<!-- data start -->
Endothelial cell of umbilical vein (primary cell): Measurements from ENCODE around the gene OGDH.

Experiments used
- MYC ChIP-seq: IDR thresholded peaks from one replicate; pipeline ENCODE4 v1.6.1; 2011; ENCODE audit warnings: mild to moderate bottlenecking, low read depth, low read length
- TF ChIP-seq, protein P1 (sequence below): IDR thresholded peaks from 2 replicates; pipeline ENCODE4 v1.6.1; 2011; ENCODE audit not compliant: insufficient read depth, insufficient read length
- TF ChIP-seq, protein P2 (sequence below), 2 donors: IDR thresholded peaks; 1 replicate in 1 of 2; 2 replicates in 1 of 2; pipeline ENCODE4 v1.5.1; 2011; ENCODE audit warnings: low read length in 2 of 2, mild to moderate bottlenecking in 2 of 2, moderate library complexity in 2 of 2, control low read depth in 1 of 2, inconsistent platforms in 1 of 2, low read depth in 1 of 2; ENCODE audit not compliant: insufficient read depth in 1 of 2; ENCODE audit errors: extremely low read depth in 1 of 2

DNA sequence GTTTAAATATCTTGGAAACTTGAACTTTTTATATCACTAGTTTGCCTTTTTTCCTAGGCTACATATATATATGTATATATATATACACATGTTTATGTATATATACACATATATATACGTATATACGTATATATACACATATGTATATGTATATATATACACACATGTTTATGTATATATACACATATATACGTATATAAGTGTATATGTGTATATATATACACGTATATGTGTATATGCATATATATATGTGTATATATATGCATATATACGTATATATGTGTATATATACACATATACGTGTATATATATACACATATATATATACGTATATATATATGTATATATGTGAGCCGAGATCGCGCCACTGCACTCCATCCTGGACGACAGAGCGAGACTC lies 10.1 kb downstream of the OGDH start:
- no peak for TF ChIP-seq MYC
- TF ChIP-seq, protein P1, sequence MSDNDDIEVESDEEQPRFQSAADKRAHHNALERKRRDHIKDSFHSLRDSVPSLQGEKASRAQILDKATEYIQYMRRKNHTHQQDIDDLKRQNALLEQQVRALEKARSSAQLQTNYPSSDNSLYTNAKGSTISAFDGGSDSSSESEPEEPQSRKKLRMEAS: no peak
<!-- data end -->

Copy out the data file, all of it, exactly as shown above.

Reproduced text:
Endothelial cell of umbilical vein (primary cell): Measurements from ENCODE around the gene OGDH.

Experiments used
- MYC ChIP-seq: IDR thresholded peaks from one replicate; pipeline ENCODE4 v1.6.1; 2011; ENCODE audit warnings: mild to moderate bottlenecking, low read depth, low read length
- TF ChIP-seq, protein P1 (sequence below): IDR thresholded peaks from 2 replicates; pipeline ENCODE4 v1.6.1; 2011; ENCODE audit not compliant: insufficient read depth, insufficient read length
- TF ChIP-seq, protein P2 (sequence below), 2 donors: IDR thresholded peaks; 1 replicate in 1 of 2; 2 replicates in 1 of 2; pipeline ENCODE4 v1.5.1; 2011; ENCODE audit warnings: low read length in 2 of 2, mild to moderate bottlenecking in 2 of 2, moderate library complexity in 2 of 2, control low read depth in 1 of 2, inconsistent platforms in 1 of 2, low read depth in 1 of 2; ENCODE audit not compliant: insufficient read depth in 1 of 2; ENCODE audit errors: extremely low read depth in 1 of 2

DNA sequence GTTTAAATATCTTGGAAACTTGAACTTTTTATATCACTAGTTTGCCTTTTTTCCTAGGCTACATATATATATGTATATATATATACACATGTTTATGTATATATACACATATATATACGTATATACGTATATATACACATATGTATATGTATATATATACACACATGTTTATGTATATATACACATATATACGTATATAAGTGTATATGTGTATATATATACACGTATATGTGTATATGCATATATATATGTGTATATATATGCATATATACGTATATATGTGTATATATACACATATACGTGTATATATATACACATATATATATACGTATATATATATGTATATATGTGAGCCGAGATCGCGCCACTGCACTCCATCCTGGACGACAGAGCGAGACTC lies 10.1 kb downstream of the OGDH start:
- no peak for TF ChIP-seq MYC
- TF ChIP-seq, protein P1, sequence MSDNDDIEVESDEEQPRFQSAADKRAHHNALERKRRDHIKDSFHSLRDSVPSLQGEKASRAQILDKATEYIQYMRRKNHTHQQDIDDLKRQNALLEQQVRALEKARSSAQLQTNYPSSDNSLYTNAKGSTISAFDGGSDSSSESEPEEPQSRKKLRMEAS: no peak